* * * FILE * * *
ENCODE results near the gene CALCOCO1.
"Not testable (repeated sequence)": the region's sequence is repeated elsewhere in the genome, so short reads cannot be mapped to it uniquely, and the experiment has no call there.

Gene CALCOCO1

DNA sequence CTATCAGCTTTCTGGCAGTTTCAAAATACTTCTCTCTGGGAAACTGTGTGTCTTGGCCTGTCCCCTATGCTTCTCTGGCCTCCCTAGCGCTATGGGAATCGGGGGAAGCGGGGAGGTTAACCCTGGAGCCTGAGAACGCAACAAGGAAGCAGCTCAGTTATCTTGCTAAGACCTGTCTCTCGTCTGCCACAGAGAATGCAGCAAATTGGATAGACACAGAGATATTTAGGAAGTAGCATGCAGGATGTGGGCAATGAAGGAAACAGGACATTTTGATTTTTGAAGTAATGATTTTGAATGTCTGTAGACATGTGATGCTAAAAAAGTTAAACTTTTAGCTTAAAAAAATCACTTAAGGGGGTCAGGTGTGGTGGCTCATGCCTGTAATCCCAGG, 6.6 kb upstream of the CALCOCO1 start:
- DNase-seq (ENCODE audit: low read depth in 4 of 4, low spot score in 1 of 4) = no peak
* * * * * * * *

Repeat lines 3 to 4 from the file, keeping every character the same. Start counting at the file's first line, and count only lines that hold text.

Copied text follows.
Gene CALCOCO1

DNA sequence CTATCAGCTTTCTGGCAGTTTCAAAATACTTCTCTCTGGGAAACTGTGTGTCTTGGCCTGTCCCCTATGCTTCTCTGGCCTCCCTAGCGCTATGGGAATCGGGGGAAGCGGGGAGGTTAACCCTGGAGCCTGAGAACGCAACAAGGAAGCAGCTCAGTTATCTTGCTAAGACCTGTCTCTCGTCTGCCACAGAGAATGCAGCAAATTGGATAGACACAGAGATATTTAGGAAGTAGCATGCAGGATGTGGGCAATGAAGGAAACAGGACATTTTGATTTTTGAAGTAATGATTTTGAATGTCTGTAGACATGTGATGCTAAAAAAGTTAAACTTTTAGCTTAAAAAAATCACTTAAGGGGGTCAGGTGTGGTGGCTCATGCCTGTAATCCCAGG, 6.6 kb upstream of the CALCOCO1 start: